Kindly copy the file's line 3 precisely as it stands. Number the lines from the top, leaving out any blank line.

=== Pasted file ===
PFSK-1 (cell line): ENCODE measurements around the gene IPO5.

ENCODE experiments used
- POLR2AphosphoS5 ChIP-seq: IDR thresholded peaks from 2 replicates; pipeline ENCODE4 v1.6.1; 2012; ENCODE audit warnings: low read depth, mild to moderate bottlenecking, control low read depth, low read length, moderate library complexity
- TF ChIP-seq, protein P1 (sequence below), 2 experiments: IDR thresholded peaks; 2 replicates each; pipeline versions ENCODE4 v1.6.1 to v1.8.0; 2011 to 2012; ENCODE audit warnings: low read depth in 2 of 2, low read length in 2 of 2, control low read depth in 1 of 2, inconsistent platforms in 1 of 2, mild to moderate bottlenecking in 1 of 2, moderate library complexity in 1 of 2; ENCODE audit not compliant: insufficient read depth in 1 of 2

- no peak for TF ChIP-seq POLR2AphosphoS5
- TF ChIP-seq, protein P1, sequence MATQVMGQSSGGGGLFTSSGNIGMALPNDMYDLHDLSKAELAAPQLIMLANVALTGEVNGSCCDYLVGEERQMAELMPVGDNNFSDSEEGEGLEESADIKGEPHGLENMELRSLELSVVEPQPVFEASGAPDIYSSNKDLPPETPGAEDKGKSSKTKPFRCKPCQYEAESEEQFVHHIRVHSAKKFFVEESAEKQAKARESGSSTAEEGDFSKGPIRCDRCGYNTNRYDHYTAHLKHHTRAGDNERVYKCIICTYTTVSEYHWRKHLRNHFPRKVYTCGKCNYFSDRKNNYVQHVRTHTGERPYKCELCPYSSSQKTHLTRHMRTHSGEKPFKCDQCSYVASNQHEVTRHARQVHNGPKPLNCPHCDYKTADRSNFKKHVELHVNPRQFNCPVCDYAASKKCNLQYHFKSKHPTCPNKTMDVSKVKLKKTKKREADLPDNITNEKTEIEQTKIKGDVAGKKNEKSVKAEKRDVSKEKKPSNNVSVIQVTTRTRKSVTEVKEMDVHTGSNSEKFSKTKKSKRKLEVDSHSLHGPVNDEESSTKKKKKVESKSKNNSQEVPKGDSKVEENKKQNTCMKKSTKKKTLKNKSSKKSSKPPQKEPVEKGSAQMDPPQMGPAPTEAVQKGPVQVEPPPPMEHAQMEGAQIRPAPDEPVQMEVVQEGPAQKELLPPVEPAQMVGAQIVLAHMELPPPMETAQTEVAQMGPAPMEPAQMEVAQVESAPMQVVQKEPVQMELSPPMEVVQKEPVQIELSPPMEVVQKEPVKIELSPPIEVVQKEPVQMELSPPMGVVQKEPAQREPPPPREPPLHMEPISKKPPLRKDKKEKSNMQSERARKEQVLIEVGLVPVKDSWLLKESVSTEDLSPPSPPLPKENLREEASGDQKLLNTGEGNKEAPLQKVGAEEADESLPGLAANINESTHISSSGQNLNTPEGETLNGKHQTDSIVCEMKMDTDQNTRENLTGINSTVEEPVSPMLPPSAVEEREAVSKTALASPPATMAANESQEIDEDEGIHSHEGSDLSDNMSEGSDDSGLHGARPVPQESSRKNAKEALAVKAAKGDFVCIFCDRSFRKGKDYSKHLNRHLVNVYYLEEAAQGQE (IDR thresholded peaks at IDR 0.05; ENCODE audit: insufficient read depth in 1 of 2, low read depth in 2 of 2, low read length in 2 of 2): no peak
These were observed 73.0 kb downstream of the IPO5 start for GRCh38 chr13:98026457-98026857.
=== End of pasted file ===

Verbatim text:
- POLR2AphosphoS5 ChIP-seq: IDR thresholded peaks from 2 replicates; pipeline ENCODE4 v1.6.1; 2012; ENCODE audit warnings: low read depth, mild to moderate bottlenecking, control low read depth, low read length, moderate library complexity